U.S. stock index futures crept higher ahead of the open Monday as investors waited for the next batch of quarterly earnings for signs on whether the recent stock rally can continue.
The Dow Jones Industrial Average has risen 11 of the past 12 sessions, and the Dow and the Nasdaq now have eight consecutive weekly gains. The Dow, the S&P 500, and the Nasdaq all registered new multi-year closing highs on Friday.
However, one market expert thinks the stock rally has lost momentum and investors should bail out now or face a summer of sharp declines.
"We're on borrowed time (for) people wanting it to run much further now and we're entering the irrational exuberance level," Robin Griffiths, technical strategist from Cazenove Capital, told CNBC.
European stocks managed gains, but concerns over Greece's financial situation were underlined by rising yields for its government bonds. Asian stocks ended higher on the back of the strong U.S. close.
Earnings season is still in full swing this week with 164 S&P 500 companies set to report their quarterly numbers.
Dow component Caterpillar reported earnings of 36 cents a share, slightly less than projected, but the company raised its full-year outlook to $2.50 to $3.25 a share. Shares rose nearly 3 percent in premarket trading.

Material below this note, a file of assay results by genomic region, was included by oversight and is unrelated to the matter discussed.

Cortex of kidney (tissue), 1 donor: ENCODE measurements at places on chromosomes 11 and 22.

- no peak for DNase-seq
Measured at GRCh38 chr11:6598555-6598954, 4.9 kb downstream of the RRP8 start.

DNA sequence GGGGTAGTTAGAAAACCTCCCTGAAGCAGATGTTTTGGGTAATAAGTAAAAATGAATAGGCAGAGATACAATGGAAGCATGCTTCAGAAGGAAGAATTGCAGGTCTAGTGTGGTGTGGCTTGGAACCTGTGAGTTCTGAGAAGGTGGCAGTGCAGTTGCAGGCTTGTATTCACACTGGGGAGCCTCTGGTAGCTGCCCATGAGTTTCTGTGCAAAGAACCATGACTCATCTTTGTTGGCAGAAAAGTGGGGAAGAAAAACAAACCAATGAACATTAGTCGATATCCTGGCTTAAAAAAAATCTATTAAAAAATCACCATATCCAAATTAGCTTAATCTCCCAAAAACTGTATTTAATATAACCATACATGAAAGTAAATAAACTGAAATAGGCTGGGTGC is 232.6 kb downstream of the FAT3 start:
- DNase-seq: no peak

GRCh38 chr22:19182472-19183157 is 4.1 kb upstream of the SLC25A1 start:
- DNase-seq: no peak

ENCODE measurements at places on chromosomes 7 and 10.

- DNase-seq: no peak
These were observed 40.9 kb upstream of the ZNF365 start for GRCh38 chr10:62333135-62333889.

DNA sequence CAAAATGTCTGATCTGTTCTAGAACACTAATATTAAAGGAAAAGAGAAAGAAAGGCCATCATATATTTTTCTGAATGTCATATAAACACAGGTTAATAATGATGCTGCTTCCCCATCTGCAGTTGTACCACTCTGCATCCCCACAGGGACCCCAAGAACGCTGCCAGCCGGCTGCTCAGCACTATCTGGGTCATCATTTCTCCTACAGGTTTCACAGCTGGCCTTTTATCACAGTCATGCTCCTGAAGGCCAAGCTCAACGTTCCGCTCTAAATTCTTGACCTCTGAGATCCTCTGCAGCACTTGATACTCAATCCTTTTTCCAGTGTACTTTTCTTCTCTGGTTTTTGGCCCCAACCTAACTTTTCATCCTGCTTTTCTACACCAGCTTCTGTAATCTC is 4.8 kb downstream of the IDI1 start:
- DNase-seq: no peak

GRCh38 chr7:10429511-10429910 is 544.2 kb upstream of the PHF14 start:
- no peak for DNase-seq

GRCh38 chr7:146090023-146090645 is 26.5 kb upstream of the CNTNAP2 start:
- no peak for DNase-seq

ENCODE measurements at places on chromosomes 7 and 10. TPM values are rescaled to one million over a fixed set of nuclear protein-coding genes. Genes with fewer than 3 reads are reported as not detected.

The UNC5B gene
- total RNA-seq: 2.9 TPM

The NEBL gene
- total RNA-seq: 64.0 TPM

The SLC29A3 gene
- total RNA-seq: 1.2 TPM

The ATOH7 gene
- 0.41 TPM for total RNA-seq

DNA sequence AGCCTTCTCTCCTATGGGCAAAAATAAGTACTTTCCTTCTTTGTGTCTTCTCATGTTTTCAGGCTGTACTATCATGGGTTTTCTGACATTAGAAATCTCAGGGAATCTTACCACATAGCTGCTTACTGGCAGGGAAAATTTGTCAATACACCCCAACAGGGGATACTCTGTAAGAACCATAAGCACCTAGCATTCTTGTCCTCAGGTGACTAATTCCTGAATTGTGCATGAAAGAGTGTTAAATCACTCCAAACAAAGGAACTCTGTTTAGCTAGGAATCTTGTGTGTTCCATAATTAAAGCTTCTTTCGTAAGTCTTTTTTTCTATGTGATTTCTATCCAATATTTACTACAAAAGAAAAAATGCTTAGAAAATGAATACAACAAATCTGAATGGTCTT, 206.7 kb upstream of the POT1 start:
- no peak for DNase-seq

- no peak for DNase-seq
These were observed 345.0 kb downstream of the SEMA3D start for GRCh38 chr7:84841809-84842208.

Monday is relatively light otherwise for earnings, but Hertz will report and Texas Instruments will release their earnings later in the day. Humana reported earnings of $1.52 per share on revenues of $8.44 billion. Its shares rose more than 3 percent premarket.
Citigroup shares dipped 1 percent after the government said it is selling 1.5 billion shares of the 7.7 billion it owns in the bailed-out bank. The sale should net a tidy profit for the government, which took its stake in Citi at $3.25 a share.
On the merger and acquisition front, Hertz agreed to buy rival Dollar Thrifty for about $1.2 billion, in a major consolidation move for the rental car market.
Consolidation was also a key theme in the airline sector, with talks between UAL and Continental continuing about a possible merger. The deal may have hit a potential snag over the price of a proposed stock swap deal, according to published reports.
No major economic numbers are set for release Monday, although the rest of the week is quite busy. One notable public appearance on the day's calendar is a New York speech by European Central Bank President Jean-Claude Trichet. Investors will likely listen for details on the Greek debt crisis. The Greek finance minister said earlier that Greece does expect to receive financial aid in time to avert default.
A key vote on financial regulation reform will take place late Monday to determine if debate on that proposed bill can begin. The outcome is still in doubt, but the ranking member of the Senate Banking Committee, Sen. Richard Shelby, says the two sides are closer than they've ever been to agreement.
A survey from the National Association for Business Economics could provide some hopeful signs for Americans and for the financial markets. It says that more U.S. companies plan to hire new workers over the next six months. Now 37 percent say they plan to increase their work forces, compared with 29 percent in January.